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Pioneering wave power device developed in Inverness docks in Orkney

© Supplied by EMECInverness-based AWS Ocean Energy's Archimedes Waveswing wave energy converter at Copland's Dock in Stromness. Orkney.
Inverness-based AWS Ocean Energy's Archimedes Waveswing wave energy converter at Copland's Dock in Stromness. Orkney.

A new wave energy converter, developed by Inverness-based AWS Ocean Energy, has arrived in Orkney ahead of its deployment at the European Marine Energy Centre (Emec).

The 16 kW Archimedes Waveswing travelled to Orkney by ferry following a period of dry testing undertaken by the AWS engineering team at Muir of Ord.

Weighing in at 50 tons, the 23-foot high, 13-foot wide device is now being readied for deployment at Emec’s Scapa Flow test site in February.

The device will be moored to the seabed and sit below the surface of the sea, reacting to changes in pressure caused by passing waves.

The Waveswing is designed to react to long ocean swell waves as well as short, wind-driven seas, for high energy capture. Its is also designed to operate in rough sea conditions.

The £3.4 million prototype project has been funded by the Scottish Government’s Wave Energy Scotland (WES) as part of the Novel Wave Energy Converter development programme.

The demonstration at Emec is also supported by the €13 million Interreg North-West Europe’s Ocean DEMO project.

Simon Grey, chief executive of of AWS Ocean Energy said: “This is another major step forward in the development programme, underlining our confidence that the Waveswing really is the best prospect for practical, affordable wave power.

“The whole team at AWS is looking forward to getting our at-sea testing programme underway at Emec.”

It is envisaged the device will be used for a number of applications, from powering oil rigs and platforms to supporting ocean research.

“Our current Waveswing design focuses on remote power applications such as powering subsea oilfield assets and oceanographic monitoring, however the device is suitable for integration into submerged platforms and can be scaled to over 500 kW per unit,” Grey said.

AWS expect to develop the device to produce a potential capacity of 10 MW.

“The exciting thing about Waveswing is that it’s genuinely scalable and practical to integrate into a multi-absorber platform,” he said,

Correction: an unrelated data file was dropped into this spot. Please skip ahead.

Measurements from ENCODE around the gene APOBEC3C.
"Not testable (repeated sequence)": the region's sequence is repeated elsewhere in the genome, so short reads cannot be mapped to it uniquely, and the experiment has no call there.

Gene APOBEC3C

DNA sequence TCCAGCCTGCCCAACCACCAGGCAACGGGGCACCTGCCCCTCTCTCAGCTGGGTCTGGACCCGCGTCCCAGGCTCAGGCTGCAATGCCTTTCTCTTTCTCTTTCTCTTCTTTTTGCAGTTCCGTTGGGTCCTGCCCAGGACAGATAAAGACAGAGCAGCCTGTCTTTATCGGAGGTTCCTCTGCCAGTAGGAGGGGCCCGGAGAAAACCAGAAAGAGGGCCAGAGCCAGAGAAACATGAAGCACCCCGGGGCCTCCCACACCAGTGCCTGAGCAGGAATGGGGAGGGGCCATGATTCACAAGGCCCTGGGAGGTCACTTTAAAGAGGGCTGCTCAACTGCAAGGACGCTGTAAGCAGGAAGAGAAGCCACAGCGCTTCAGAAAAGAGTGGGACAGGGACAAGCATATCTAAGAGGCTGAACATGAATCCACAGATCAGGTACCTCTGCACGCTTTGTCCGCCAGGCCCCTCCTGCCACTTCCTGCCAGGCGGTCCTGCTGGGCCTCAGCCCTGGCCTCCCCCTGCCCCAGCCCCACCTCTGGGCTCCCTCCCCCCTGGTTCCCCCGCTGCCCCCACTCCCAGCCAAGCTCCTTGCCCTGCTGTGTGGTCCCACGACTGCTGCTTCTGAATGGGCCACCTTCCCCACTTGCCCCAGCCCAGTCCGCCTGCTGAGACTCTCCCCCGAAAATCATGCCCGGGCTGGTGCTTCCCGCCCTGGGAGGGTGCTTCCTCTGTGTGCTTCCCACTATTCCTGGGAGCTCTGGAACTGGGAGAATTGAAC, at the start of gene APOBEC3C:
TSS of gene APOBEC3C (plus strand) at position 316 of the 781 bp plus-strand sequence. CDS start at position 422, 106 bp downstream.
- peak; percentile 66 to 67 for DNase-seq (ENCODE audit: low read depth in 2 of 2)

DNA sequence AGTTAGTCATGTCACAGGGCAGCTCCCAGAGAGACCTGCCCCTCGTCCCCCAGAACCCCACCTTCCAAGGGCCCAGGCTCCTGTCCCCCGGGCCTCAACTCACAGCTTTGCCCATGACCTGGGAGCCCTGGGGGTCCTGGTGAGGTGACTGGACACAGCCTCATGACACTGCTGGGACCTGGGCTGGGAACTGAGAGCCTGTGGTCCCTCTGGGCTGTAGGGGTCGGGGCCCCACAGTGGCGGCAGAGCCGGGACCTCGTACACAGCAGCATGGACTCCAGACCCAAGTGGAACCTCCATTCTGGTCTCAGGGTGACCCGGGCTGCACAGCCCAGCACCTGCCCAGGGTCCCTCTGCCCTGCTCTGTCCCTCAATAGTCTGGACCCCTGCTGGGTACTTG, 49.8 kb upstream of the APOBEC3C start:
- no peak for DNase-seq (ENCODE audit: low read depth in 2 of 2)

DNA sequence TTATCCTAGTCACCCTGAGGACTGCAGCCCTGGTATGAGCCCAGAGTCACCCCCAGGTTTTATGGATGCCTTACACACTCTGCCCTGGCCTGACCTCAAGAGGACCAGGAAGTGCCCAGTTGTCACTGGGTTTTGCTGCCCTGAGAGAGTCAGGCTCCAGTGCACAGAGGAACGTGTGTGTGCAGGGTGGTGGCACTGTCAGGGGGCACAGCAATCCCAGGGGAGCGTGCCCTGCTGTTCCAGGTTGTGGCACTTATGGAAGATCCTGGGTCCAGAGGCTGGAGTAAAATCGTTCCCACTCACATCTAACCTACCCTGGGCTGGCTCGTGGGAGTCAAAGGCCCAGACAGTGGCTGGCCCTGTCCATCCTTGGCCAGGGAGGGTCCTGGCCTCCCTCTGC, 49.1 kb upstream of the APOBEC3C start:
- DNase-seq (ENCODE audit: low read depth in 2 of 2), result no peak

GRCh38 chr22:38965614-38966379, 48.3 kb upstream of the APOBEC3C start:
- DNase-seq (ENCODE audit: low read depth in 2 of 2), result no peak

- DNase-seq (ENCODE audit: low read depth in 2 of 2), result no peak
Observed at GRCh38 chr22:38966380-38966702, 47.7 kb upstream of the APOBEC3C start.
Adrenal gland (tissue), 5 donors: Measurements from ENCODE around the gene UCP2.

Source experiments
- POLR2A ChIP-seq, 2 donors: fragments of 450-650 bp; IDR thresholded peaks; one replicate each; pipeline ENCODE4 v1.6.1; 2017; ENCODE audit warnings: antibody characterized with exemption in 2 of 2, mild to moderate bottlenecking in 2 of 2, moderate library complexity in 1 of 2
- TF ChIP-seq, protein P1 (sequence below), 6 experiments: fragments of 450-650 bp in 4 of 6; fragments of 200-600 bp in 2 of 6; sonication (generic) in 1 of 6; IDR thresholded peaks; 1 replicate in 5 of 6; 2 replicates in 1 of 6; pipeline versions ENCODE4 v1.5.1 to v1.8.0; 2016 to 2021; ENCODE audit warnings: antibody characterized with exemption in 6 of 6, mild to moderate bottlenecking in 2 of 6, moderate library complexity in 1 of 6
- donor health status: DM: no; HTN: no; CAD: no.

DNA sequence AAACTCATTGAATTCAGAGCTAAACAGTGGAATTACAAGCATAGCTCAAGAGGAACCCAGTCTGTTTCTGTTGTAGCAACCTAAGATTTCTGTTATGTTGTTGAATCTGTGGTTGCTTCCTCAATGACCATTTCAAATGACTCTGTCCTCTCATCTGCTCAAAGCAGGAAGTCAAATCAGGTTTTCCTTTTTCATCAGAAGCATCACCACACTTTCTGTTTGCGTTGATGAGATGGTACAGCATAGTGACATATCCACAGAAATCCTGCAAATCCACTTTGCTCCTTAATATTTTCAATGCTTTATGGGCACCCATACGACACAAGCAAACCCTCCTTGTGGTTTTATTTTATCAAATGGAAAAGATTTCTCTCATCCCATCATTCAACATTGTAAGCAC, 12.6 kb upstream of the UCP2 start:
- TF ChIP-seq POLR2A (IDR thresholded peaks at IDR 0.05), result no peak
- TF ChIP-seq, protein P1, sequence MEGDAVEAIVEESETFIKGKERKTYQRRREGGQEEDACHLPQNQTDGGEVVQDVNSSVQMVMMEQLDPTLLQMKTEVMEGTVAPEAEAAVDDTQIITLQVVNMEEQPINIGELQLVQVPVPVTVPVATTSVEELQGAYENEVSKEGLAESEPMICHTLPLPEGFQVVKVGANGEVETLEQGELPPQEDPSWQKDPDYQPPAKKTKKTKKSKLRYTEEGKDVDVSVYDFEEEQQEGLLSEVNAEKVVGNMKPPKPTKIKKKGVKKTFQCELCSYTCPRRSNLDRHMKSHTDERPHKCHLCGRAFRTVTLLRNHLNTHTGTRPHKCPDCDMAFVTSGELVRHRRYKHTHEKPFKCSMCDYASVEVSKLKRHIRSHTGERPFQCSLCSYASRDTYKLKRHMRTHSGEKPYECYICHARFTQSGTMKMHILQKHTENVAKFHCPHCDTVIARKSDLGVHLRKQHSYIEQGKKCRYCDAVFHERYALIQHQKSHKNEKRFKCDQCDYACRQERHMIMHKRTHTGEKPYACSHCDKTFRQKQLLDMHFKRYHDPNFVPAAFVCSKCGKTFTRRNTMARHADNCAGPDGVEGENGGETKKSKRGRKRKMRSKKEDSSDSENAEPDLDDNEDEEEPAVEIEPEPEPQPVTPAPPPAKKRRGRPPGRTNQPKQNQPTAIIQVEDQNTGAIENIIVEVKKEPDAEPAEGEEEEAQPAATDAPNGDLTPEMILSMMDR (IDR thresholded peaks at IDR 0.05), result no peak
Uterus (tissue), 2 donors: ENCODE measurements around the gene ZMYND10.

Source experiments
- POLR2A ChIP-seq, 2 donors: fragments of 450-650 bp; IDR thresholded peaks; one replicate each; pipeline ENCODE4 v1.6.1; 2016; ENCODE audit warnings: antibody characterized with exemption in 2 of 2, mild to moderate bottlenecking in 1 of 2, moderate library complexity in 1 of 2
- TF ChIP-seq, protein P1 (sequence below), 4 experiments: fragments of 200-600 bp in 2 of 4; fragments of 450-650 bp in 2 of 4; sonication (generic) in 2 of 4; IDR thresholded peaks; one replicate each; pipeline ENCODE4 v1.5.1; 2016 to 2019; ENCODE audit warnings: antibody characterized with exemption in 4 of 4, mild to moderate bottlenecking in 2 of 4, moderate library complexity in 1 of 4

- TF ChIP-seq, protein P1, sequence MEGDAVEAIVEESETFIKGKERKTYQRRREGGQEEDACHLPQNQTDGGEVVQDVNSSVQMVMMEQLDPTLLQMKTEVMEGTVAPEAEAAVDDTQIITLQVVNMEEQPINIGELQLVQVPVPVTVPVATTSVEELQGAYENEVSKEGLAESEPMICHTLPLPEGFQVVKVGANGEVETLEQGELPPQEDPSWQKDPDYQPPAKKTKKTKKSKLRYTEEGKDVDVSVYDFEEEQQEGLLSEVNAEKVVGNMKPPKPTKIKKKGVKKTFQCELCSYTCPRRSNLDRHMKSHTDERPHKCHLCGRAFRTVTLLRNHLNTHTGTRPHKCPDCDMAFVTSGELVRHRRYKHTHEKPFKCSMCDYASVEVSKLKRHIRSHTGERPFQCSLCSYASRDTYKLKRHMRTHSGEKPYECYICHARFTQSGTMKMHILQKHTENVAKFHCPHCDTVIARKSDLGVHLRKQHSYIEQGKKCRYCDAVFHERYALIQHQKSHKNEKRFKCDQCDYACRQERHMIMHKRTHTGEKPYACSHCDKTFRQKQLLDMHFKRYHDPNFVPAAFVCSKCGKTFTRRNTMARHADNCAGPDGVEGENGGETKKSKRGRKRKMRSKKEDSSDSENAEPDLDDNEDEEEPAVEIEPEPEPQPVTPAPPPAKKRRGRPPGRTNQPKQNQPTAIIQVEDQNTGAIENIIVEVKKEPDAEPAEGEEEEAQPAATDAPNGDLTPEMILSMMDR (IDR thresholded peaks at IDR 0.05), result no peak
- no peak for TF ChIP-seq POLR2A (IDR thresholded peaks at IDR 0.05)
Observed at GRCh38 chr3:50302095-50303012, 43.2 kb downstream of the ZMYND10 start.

“Achieving power outputs comparable with offshore wind units is critical to driving down the cost of energy and ensuring that operation and maintenance is practicable in the hostile marine environment.”

Tim Hurst, managing director of WES said: “The sea trials of the AWS Waveswing device represent the culmination of Wave Energy Scotland’s Novel Wave Energy Converter Programme.

“The design offers a number of attractive innovations for a commercial market, and we are excited that these will soon be demonstrated in a real sea environment.”

Harsh conditions

Neil Kermode, managing director, Emec said: “Real sea deployment is a vital step in proving performance, reliability and survivability of these devices.

“We know that prototype testing at sea is really valuable to technology developers to check how a technology and its components work and react in the environment prior to scaling up.

“We are looking forward to helping the team as they prove how to install, operate and maintain their exciting machine in Orkney’s harsh conditions.”

The Waveswing development programme has been supported by a strong, predominantly Scottish team of subcontractors including 4c Engineering and Quoceant on design, Sequentec on supply of the control system, Malin Marine for the main build and assembly work, and JGC Engineering for fabrication of the anchor frame.

International subcontractors include Trelleborg for supply of the rolling seal and SRP Subsea for supply of the Rocksteady mooring connector.

Marine operations for deployment of the device will be carried out by Stromness-based Green Marine.

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